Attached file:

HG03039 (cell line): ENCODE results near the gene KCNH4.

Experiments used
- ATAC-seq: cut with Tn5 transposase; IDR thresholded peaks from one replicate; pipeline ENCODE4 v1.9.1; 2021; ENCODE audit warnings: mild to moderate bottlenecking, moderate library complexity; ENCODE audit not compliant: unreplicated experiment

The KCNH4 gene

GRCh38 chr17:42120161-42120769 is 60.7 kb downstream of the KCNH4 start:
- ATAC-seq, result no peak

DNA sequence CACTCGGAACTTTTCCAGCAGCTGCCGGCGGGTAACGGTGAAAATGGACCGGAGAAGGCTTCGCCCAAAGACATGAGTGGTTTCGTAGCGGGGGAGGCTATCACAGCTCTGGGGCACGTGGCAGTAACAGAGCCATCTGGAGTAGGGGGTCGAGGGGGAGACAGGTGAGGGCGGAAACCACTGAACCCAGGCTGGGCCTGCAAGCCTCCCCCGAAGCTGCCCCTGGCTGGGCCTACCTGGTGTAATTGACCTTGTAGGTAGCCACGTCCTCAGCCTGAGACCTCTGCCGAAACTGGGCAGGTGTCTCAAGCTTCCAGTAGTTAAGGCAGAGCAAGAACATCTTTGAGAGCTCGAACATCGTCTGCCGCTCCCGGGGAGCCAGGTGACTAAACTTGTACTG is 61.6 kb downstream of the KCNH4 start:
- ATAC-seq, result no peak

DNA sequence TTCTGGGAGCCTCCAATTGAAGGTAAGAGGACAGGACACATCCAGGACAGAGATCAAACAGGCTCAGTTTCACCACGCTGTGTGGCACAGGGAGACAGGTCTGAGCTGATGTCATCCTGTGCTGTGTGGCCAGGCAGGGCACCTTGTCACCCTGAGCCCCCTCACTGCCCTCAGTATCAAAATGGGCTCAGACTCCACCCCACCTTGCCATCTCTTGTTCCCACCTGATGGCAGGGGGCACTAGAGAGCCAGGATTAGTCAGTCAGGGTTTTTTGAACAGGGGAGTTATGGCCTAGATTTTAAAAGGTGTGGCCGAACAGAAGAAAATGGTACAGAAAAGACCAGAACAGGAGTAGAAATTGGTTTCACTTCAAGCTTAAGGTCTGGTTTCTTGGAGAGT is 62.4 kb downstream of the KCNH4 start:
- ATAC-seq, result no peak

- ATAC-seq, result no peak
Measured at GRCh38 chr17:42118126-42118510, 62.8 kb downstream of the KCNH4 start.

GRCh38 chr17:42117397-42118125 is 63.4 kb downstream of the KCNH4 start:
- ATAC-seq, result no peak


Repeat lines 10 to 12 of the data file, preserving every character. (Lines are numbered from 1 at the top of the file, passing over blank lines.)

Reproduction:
- ATAC-seq, result no peak

- ATAC-seq, result no peak
Measured at GRCh38 chr17:42118126-42118510, 62.8 kb downstream of the KCNH4 start.